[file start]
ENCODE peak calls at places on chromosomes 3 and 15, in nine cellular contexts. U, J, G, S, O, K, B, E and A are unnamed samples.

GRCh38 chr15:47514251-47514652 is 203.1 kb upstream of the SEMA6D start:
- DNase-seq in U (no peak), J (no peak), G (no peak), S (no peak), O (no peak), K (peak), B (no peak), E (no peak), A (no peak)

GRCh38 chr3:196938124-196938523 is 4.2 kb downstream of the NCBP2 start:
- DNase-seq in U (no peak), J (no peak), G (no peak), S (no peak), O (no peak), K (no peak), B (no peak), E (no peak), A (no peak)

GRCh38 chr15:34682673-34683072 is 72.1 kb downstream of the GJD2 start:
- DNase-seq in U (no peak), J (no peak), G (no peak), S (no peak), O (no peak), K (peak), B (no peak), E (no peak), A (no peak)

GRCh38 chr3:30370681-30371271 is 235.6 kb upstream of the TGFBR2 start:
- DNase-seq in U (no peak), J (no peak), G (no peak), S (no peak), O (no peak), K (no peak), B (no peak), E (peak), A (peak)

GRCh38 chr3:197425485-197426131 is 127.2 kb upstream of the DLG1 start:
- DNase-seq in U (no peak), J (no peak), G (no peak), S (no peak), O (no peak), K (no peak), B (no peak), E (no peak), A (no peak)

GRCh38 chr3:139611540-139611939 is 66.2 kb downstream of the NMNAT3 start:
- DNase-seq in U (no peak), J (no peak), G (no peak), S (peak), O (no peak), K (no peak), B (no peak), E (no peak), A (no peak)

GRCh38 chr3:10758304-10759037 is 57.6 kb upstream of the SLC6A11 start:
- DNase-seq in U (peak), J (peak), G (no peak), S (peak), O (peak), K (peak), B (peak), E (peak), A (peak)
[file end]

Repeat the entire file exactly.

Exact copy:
ENCODE peak calls at places on chromosomes 3 and 15, in nine cellular contexts. U, J, G, S, O, K, B, E and A are unnamed samples.

GRCh38 chr15:47514251-47514652 is 203.1 kb upstream of the SEMA6D start:
- DNase-seq in U (no peak), J (no peak), G (no peak), S (no peak), O (no peak), K (peak), B (no peak), E (no peak), A (no peak)

GRCh38 chr3:196938124-196938523 is 4.2 kb downstream of the NCBP2 start:
- DNase-seq in U (no peak), J (no peak), G (no peak), S (no peak), O (no peak), K (no peak), B (no peak), E (no peak), A (no peak)

GRCh38 chr15:34682673-34683072 is 72.1 kb downstream of the GJD2 start:
- DNase-seq in U (no peak), J (no peak), G (no peak), S (no peak), O (no peak), K (peak), B (no peak), E (no peak), A (no peak)

GRCh38 chr3:30370681-30371271 is 235.6 kb upstream of the TGFBR2 start:
- DNase-seq in U (no peak), J (no peak), G (no peak), S (no peak), O (no peak), K (no peak), B (no peak), E (peak), A (peak)

GRCh38 chr3:197425485-197426131 is 127.2 kb upstream of the DLG1 start:
- DNase-seq in U (no peak), J (no peak), G (no peak), S (no peak), O (no peak), K (no peak), B (no peak), E (no peak), A (no peak)

GRCh38 chr3:139611540-139611939 is 66.2 kb downstream of the NMNAT3 start:
- DNase-seq in U (no peak), J (no peak), G (no peak), S (peak), O (no peak), K (no peak), B (no peak), E (no peak), A (no peak)

GRCh38 chr3:10758304-10759037 is 57.6 kb upstream of the SLC6A11 start:
- DNase-seq in U (peak), J (peak), G (no peak), S (peak), O (peak), K (peak), B (peak), E (peak), A (peak)